SAN FRANCISCO (Reuters) - Google Inc is buying the Frommer’s line of travel guidebooks, the latest move to amass a trove of publishing content that could strengthen the No. 1 Internet search company’s push to become a major online travel broker.
The sale by John Wiley & Sons Inc (JWa.N) comes nearly a year after Google’s $151 million purchase of Zagat Survey, which offers reviews of restaurants, hotels and nightclubs in cities around the world.
Google (GOOG.O) and Wiley & Sons did not announce financial terms for the deal, which is expected to close shortly.
The deal will meld the 55-year-old travel publisher’s deep database of hotels and sights into a search giant that is seeking to position its services across the entire trip-planning process, from searching for a holiday destination and looking up hotel reviews to booking tours and restaurants in far-flung cities.
As a result, analysts said, Google is increasingly threatening a range of companies, like review site Yelp Inc (YELP.N) and flight and hotel booking service TripAdvisor (TRIP.O), which are scrumming for a slice of the growing online travel market.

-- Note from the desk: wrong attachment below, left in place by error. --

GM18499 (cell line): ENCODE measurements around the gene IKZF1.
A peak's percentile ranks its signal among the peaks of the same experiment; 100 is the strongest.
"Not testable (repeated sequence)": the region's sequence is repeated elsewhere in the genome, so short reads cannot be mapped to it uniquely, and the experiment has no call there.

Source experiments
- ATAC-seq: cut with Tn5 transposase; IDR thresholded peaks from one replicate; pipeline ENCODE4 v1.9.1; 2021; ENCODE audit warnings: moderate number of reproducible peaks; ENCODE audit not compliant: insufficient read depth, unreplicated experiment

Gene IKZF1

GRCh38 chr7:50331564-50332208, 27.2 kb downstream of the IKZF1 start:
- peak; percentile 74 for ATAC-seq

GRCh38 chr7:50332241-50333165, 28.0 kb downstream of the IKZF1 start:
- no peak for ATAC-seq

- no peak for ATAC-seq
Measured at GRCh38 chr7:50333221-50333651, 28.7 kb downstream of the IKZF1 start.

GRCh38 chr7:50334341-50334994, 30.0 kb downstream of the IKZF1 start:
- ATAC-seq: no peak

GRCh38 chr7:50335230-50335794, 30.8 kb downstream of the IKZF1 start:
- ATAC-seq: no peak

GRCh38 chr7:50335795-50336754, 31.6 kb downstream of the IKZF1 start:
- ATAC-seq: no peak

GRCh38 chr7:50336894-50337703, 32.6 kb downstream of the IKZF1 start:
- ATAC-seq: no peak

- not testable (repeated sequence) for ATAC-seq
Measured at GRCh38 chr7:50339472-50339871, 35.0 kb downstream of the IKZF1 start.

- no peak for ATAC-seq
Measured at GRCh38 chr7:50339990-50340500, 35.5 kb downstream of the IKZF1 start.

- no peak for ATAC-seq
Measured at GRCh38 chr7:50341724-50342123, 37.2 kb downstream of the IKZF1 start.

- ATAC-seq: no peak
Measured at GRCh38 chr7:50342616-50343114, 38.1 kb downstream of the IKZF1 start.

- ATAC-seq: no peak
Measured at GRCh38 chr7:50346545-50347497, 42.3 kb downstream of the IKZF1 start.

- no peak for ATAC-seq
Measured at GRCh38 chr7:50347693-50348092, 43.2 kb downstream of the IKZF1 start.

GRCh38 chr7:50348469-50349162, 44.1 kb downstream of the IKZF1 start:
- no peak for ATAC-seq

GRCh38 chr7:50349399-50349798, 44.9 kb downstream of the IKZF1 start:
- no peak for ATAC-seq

U.S. online travel sales are expected to reach $119.2 billion this year, up from $107.4 billion in 2011, according to eMarketer.
“It’s been Google’s overarching strategy to dominate the travel vertical,” said B. Riley & Co analyst Sameet Sinha. “They want to dislodge these vertical search engines that may have gained over the last few years.”
Shares of Yelp fell 7.7 percent to $23.87 on Monday after the deal was announced. Online travel website Expedia Inc’s (EXPE.O) stock slipped 1.1 percent to $53.83. TripAdvisor fell 4.5 percent to $33.52.
Shares of Google, which on Monday announced plans to lay off 20 percent of its recently acquired Motorola Mobility business, rose 2.8 percent to $660.01. Wiley & Sons shares were off 1 cent, or 0.02 percent, at $47.58.
Last year, Google closed a $700 million deal to acquire ITA Software, which provides search technology to companies like Kayak Software Corp KYAK.O.
But Google’s aspirations in travel are just part of its broader ambitions. For years, the company has tried to help broker commercial transactions between its roughly 1 billion monthly users and small, local businesses.
Google’s local search efforts - headed by its high-profile executive Marissa Mayer until she left to head Yahoo Inc YHOO.O last month as chief executive - has been a priority for the search engine.
Since acquiring Zagat, Google has given more and more space on its search results page to business listings from Zagat, a practice that has drawn regulatory scrutiny and criticism from competitors like Yelp.
By teaming up with Frommer‘s, which publishes 350 titles and covers over 4,000 destinations, Google could further expand its reach internationally and beef up information on local hotels and tourist activities across the globe.
“They want to marry content with commerce, and content is an important part of that equation,” said Sinha, the B. Riley & Co analyst.
In recent years, Google has not hesitated to offer top dollar for other properties that it believed could strengthen its local commerce offerings.